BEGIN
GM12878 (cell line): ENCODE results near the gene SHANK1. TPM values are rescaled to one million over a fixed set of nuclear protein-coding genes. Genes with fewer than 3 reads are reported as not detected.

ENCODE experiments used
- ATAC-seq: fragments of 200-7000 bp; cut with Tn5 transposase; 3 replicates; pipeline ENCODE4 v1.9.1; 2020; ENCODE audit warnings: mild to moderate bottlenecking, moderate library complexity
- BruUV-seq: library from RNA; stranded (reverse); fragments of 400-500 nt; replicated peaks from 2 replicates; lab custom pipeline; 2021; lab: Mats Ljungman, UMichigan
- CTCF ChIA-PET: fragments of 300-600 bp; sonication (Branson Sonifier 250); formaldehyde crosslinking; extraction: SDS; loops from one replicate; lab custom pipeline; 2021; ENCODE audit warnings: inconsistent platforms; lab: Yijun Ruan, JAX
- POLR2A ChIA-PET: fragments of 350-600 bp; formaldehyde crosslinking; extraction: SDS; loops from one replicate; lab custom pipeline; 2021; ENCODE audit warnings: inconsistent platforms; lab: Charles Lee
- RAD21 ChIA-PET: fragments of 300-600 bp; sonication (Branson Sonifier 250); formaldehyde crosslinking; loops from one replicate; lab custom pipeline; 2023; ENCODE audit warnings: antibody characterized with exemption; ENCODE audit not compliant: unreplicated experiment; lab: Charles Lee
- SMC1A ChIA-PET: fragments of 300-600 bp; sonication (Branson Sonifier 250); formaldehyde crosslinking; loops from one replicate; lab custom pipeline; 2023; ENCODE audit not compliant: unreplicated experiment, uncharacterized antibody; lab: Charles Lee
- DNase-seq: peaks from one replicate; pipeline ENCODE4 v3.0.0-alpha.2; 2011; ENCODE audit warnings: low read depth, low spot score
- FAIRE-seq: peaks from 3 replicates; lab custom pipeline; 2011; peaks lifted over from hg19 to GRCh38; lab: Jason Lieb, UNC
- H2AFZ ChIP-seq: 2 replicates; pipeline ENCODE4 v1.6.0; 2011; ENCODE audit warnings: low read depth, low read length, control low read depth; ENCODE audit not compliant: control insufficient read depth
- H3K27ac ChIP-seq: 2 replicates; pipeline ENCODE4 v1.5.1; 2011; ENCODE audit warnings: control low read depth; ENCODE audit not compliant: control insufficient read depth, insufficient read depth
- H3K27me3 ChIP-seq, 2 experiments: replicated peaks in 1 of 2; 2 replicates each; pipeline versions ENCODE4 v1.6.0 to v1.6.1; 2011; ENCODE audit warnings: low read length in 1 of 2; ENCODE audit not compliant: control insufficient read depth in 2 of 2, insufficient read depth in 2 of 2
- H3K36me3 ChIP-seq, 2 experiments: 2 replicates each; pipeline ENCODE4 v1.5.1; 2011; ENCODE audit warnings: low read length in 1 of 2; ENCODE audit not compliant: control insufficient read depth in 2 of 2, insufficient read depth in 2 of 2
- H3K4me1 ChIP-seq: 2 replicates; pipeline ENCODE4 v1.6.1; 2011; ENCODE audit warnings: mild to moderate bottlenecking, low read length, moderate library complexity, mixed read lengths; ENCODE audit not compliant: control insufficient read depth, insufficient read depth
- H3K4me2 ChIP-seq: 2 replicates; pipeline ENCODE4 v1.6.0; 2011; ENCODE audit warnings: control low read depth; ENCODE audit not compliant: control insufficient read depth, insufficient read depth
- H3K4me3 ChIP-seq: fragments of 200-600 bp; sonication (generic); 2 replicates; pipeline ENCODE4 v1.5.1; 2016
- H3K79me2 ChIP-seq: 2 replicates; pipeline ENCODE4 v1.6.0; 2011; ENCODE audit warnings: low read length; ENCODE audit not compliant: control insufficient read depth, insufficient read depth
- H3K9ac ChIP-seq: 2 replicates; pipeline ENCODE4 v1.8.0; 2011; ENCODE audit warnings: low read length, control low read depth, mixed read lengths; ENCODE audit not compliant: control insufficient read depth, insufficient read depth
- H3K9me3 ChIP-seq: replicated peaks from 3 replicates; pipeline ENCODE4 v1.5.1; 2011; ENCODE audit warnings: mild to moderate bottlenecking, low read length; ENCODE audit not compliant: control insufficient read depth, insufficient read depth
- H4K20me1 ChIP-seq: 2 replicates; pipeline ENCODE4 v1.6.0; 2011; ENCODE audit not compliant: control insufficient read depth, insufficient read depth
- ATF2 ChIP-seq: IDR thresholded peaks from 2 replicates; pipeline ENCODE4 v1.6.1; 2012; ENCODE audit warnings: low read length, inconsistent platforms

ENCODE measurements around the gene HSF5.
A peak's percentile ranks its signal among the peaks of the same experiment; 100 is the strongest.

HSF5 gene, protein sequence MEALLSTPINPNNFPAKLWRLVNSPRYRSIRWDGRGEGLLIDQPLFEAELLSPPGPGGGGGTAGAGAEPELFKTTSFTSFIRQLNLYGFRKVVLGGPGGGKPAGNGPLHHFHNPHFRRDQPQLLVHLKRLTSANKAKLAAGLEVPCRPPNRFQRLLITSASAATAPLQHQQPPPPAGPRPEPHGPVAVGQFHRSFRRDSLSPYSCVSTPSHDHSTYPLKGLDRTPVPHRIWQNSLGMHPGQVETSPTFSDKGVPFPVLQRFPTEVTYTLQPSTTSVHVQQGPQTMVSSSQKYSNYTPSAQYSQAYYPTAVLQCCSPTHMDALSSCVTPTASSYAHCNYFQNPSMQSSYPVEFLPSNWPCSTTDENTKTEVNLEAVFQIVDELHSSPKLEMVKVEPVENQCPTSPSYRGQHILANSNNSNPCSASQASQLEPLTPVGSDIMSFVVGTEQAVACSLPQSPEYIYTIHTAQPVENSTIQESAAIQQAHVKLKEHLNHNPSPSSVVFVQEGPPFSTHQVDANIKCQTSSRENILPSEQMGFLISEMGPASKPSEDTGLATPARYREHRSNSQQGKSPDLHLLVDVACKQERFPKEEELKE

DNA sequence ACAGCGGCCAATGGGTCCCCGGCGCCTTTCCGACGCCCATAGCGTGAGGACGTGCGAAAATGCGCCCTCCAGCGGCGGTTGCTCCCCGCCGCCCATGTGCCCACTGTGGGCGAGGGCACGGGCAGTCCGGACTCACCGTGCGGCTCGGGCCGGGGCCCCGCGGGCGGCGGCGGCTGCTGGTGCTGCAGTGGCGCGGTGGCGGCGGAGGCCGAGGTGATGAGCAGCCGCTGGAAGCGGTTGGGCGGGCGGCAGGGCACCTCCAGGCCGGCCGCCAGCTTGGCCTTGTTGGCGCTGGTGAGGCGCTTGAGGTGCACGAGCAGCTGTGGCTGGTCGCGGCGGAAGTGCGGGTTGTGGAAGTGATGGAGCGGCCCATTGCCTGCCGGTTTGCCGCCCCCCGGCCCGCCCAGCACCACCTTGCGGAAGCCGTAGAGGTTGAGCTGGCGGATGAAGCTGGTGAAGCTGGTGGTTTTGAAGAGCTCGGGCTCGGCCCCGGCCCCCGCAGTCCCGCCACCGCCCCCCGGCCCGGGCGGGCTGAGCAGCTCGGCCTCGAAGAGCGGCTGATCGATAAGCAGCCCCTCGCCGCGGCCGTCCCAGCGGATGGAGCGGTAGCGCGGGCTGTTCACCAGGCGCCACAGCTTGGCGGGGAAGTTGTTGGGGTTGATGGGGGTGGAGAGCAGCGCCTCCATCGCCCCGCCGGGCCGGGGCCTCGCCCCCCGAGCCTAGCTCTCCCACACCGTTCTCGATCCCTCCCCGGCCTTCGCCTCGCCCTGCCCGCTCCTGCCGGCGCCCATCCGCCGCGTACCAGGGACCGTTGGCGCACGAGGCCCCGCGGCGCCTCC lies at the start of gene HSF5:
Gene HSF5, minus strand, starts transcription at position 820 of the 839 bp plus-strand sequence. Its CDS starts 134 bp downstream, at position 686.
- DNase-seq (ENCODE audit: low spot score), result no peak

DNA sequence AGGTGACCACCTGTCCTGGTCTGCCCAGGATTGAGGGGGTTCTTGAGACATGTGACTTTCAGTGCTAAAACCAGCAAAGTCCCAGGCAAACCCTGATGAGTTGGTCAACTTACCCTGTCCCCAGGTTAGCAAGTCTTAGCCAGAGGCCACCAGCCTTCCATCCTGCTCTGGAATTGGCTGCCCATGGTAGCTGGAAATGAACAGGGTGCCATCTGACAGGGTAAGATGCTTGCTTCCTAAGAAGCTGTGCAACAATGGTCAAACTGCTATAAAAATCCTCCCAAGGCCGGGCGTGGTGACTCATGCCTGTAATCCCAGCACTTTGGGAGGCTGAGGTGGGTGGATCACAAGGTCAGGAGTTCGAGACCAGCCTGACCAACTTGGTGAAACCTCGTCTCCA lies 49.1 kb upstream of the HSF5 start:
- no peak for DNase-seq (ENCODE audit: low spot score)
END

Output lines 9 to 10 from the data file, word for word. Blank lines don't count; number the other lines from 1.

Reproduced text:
- DNase-seq: peaks from one replicate; pipeline ENCODE4 v3.0.0-alpha.2; 2011; ENCODE audit warnings: low read depth, low spot score
- FAIRE-seq: peaks from 3 replicates; lab custom pipeline; 2011; peaks lifted over from hg19 to GRCh38; lab: Jason Lieb, UNC